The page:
Francesca Andreozzi




Catania, Italy



The artist who painted Study on Grief (original italian title Studio sul Dolore) is Giuseppe Fava (1925-1984), one of the greatest intellectuals of southern Italy in the last century, whose figure should be rediscovered and widely spread. Journalist, writer, playwright and also painter. In his daily journalistic activity, he has always researched and denounced the causes of the degradation of society, violence, corruption, drug trafficking, leaning against the ignorance of the powerful and denouncing the connivance between politics, entrepreneurs and mafia, all responsible for this degradation. In addition to the columns of the newspapers, aware that a literary work manages to give a wide look that no article, even if burning, can have, Fava continues his denunciation in his four novels and in most of his theatrical dramas (see curriculum vitae). A month after the performance of his latest drama, he was assassinated by the mafia on January 5, 1984. On his tombstone a phrase taken from the drama The Violence “What is the use of being alive if you don’t have the courage to fight?”

For Giuseppe Fava painting was a means of communication, an effective way to describe Sicily, its inhabitants and its deep wounds. Intense colors, large figures in the foreground of the canvases, and penetrating looks to tell the spirits. Poor houses huddled together, and majestic baroque churches to remember the contrasts of this fascinating and complicated land.

Fava observed everything carefully and then told without fear, and of his island he was able to grasp that hidden beauty, sometimes hidden behind appearances.

The expressive power of his pictorial work, distributed for a period between the late 1950s and early 1980s, is combined with that of literary production and the artist presents us with an original gallery of characters. Melancholy, suffering, aggressive, bizarre or surreal figures go from novels to painting, from surveys to engravings, from stories to drawings and each of them tells us something. We have to look at them and listen to them.

Giuseppe Fava was born in Palazzolo Acreide, a small town near Syracuse, on Sept. 15th, 1925. The son of two elementary school teacher, he moved to Catania to study law – but after graduating he chose to be a journalist rather than a lawyer. He worked for several local papers and became an editorialist for national papers as well. An All-round intellectual, he has been an appreciated writer, playwright, screenwriter and painter. 


SUBMISSION: Study on Grief

When taking into consideration the MOON GALLERY mission, as well as the values and ideals the new space colonization should be founded upon, the Fava Foundation proposes to include in the gallery on the most important paintings painted by Giuseppe Fava, Study on Grief, a 1965 oil painting.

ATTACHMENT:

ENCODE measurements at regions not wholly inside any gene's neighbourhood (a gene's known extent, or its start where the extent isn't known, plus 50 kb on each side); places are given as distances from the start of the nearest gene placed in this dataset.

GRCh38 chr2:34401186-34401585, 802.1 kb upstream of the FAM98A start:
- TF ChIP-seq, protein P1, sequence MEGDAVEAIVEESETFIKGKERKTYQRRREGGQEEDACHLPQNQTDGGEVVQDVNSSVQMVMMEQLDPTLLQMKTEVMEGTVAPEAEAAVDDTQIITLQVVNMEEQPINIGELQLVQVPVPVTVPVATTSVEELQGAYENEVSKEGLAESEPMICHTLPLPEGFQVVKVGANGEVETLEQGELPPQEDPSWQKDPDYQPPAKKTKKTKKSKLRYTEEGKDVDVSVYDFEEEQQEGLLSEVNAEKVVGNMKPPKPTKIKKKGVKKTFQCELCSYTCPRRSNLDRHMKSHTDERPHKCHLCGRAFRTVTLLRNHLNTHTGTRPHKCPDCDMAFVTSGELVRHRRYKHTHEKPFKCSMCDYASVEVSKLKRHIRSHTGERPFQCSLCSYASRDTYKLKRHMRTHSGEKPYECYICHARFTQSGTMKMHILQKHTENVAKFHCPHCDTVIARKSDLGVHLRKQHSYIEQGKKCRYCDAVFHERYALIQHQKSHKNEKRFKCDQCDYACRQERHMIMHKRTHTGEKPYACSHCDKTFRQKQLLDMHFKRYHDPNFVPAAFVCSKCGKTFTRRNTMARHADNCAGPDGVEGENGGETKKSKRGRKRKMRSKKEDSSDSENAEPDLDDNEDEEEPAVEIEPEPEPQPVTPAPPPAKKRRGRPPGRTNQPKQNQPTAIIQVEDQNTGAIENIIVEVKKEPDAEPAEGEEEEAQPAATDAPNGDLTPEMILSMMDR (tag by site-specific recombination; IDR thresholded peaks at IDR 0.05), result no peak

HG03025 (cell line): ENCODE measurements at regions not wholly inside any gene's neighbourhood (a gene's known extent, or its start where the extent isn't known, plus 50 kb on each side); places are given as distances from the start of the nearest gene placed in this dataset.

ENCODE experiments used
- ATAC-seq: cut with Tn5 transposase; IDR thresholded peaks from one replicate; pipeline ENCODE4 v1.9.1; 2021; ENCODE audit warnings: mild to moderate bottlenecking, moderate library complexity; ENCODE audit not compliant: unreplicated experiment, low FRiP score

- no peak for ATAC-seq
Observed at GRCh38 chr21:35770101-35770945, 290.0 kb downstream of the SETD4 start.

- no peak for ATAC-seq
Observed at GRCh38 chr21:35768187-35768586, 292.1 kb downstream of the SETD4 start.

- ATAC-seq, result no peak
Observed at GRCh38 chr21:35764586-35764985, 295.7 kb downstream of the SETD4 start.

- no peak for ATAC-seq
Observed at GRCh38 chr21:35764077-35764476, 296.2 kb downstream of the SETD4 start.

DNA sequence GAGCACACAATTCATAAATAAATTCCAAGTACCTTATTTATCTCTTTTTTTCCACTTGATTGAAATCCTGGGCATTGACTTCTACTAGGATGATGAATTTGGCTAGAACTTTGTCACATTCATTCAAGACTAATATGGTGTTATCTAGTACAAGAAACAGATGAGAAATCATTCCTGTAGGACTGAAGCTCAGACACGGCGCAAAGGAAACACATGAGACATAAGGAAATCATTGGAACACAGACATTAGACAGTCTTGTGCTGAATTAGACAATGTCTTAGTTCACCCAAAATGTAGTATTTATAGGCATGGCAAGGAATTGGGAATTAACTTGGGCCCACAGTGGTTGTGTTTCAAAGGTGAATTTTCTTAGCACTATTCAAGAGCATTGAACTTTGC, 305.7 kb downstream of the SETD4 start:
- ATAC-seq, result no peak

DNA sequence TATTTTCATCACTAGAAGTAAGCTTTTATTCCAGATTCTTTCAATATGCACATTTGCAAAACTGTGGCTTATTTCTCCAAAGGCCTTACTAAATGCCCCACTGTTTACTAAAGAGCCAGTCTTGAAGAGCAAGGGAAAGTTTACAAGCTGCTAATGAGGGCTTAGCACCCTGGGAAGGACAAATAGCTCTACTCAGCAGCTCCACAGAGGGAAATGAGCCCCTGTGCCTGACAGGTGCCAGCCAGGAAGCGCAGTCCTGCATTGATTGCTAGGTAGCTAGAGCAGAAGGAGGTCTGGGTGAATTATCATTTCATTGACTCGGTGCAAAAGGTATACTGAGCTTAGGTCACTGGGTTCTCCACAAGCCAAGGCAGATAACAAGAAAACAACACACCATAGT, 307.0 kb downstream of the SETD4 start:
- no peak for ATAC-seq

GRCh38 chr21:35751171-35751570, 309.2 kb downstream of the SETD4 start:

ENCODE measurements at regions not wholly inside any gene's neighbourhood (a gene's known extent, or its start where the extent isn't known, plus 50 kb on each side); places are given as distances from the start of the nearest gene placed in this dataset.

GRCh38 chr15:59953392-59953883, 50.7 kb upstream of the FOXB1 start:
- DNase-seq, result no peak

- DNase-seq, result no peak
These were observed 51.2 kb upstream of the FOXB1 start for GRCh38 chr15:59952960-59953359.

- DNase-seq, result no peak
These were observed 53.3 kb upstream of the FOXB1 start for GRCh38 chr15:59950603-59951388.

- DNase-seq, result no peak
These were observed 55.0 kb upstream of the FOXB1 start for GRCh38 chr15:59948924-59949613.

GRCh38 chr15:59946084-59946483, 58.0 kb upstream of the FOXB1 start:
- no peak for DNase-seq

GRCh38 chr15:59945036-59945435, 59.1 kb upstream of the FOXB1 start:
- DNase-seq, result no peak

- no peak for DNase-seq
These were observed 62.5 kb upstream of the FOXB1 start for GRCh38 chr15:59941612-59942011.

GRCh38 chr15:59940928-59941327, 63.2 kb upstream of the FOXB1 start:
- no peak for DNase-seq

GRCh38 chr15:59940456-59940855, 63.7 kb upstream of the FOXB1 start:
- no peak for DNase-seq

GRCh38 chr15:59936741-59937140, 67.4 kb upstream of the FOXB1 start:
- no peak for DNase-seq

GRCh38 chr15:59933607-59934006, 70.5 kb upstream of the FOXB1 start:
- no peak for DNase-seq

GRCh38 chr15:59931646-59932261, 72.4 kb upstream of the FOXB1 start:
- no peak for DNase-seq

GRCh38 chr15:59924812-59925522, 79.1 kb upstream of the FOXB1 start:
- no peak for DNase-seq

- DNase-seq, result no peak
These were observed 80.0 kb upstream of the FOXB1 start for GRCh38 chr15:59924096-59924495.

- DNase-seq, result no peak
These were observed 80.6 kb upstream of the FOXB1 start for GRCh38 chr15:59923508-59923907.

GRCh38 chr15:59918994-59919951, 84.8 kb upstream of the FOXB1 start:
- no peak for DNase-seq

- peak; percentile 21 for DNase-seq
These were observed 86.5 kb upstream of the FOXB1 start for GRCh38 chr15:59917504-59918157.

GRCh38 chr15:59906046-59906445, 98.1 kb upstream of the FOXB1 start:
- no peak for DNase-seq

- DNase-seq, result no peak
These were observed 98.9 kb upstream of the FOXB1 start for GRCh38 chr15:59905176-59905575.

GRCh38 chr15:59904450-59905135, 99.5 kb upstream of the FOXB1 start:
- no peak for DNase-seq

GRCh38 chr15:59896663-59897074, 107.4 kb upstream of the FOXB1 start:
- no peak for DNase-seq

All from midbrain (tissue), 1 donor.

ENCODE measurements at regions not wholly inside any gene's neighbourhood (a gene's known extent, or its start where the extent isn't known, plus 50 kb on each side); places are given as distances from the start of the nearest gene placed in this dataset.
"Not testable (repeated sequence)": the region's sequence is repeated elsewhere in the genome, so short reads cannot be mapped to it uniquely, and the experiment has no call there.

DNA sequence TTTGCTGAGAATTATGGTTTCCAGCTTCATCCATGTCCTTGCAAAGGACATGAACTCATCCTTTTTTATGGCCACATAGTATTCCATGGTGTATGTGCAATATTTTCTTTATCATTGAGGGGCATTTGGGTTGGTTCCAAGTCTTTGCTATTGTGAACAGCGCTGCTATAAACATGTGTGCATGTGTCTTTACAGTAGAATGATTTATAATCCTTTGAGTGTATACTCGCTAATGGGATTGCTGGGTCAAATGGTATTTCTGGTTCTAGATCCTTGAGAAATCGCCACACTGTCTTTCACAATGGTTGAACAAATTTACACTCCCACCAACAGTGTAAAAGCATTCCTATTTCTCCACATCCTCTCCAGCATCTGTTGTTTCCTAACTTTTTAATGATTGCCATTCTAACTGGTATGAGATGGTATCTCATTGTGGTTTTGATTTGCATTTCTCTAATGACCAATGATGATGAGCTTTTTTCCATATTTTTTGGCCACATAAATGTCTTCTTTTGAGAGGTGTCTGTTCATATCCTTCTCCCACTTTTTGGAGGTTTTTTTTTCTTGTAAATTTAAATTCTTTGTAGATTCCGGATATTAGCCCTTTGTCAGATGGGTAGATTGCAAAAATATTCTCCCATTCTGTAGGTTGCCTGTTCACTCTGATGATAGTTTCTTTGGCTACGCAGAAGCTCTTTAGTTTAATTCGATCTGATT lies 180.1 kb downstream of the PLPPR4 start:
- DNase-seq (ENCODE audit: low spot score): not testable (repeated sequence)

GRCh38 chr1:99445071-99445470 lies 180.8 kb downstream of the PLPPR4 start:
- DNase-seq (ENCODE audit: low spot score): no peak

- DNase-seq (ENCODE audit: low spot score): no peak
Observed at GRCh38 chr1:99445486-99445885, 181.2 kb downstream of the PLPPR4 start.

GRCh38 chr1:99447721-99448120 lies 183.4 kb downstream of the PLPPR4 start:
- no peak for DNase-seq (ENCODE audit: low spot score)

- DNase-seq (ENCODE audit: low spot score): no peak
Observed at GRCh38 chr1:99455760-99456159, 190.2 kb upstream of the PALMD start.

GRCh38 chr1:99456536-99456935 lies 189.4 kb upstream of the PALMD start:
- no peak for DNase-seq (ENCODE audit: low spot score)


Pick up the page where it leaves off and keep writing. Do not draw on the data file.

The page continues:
Giuseppe Fava was a journalist, writer, playwright and painter. From his early paintings (early 1950s) he translated into images the same Sicilian beauty and ancient suffering expressed in his writings. 

In the late 60s, Fava’s work becomes an effective means for social exposé. His painting contains references to poverty, abuses, Government’s absence and mafia’s influence. It is powerful storytelling, where nothing is toned down, least of all truth.  

The three subjects of Study on Grief are canvassed in compressed space and evoke the pathos of a modern Crucifixion: the iconography is essential yet just as dramatic in rendering grief. The clasped hand of the female figure in the blue veil resonates with Mary’s desperation in ancient crucifixions, the tormented face on the man in red -almost a modern St. John- and the glassy gaze on the one in the lower part seems to scream the death of a man of our time who dies without saving anyone. It is modern torture without setting: there are no memories of specific circumstances, only the pain of those left behind.

By including this painting in the moon gallery, the Fava Foundation hopes to spread Giuseppe Fava’s investigations on violence and corruption, both as a message of hope and a warning to build a better human society without injustice. 

An image of the painting will be miniaturized and incorporated into a transparent glass cube; 1 cm high.

The intense technological progress of the last 100 years of humankind could have really better quality of life for every one of Earth. Unfortunately, this hasn’t happened because of a development model that favored profit for the few rather than wellbeing for all. The message the Fava foundation wants to convey by including the Study on Grief painting is to create a new and really sustainable development model, ridding society of corruption and violence.

An image of social denunciation to create a better society. Less profit, more well-being for everyone.